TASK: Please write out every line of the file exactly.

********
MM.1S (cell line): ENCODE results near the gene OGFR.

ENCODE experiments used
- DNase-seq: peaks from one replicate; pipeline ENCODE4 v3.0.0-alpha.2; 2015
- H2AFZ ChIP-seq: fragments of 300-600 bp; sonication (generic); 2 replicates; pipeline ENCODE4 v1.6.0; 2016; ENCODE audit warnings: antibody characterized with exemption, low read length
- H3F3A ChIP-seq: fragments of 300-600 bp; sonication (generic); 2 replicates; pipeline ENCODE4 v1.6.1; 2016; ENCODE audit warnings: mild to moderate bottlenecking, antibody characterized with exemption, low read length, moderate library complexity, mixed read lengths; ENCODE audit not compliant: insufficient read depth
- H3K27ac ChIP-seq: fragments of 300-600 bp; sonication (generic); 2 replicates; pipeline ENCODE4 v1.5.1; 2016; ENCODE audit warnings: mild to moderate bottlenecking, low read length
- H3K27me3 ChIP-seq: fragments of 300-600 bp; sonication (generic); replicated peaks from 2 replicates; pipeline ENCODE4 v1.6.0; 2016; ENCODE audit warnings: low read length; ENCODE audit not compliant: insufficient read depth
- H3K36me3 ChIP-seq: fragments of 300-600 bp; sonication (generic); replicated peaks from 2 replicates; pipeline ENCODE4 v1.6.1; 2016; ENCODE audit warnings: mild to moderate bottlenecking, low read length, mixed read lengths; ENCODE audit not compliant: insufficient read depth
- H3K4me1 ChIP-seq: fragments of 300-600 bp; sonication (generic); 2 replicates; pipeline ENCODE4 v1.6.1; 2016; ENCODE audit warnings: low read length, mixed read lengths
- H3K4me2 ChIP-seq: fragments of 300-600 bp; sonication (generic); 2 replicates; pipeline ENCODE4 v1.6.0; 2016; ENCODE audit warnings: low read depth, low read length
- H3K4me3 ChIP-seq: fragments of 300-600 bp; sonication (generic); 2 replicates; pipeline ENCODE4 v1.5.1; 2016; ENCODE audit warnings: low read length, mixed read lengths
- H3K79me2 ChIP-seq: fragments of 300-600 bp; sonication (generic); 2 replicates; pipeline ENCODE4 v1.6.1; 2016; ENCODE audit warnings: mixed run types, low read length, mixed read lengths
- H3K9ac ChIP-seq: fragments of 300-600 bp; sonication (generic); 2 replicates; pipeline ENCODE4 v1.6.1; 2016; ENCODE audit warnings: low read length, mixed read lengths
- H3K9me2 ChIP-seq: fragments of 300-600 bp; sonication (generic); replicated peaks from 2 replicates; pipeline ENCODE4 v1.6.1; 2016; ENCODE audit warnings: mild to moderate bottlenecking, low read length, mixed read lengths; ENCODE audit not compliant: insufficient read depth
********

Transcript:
MM.1S (cell line): ENCODE results near the gene OGFR.

ENCODE experiments used
- DNase-seq: peaks from one replicate; pipeline ENCODE4 v3.0.0-alpha.2; 2015
- H2AFZ ChIP-seq: fragments of 300-600 bp; sonication (generic); 2 replicates; pipeline ENCODE4 v1.6.0; 2016; ENCODE audit warnings: antibody characterized with exemption, low read length
- H3F3A ChIP-seq: fragments of 300-600 bp; sonication (generic); 2 replicates; pipeline ENCODE4 v1.6.1; 2016; ENCODE audit warnings: mild to moderate bottlenecking, antibody characterized with exemption, low read length, moderate library complexity, mixed read lengths; ENCODE audit not compliant: insufficient read depth
- H3K27ac ChIP-seq: fragments of 300-600 bp; sonication (generic); 2 replicates; pipeline ENCODE4 v1.5.1; 2016; ENCODE audit warnings: mild to moderate bottlenecking, low read length
- H3K27me3 ChIP-seq: fragments of 300-600 bp; sonication (generic); replicated peaks from 2 replicates; pipeline ENCODE4 v1.6.0; 2016; ENCODE audit warnings: low read length; ENCODE audit not compliant: insufficient read depth
- H3K36me3 ChIP-seq: fragments of 300-600 bp; sonication (generic); replicated peaks from 2 replicates; pipeline ENCODE4 v1.6.1; 2016; ENCODE audit warnings: mild to moderate bottlenecking, low read length, mixed read lengths; ENCODE audit not compliant: insufficient read depth
- H3K4me1 ChIP-seq: fragments of 300-600 bp; sonication (generic); 2 replicates; pipeline ENCODE4 v1.6.1; 2016; ENCODE audit warnings: low read length, mixed read lengths
- H3K4me2 ChIP-seq: fragments of 300-600 bp; sonication (generic); 2 replicates; pipeline ENCODE4 v1.6.0; 2016; ENCODE audit warnings: low read depth, low read length
- H3K4me3 ChIP-seq: fragments of 300-600 bp; sonication (generic); 2 replicates; pipeline ENCODE4 v1.5.1; 2016; ENCODE audit warnings: low read length, mixed read lengths
- H3K79me2 ChIP-seq: fragments of 300-600 bp; sonication (generic); 2 replicates; pipeline ENCODE4 v1.6.1; 2016; ENCODE audit warnings: mixed run types, low read length, mixed read lengths
- H3K9ac ChIP-seq: fragments of 300-600 bp; sonication (generic); 2 replicates; pipeline ENCODE4 v1.6.1; 2016; ENCODE audit warnings: low read length, mixed read lengths
- H3K9me2 ChIP-seq: fragments of 300-600 bp; sonication (generic); replicated peaks from 2 replicates; pipeline ENCODE4 v1.6.1; 2016; ENCODE audit warnings: mild to moderate bottlenecking, low read length, mixed read lengths; ENCODE audit not compliant: insufficient read depth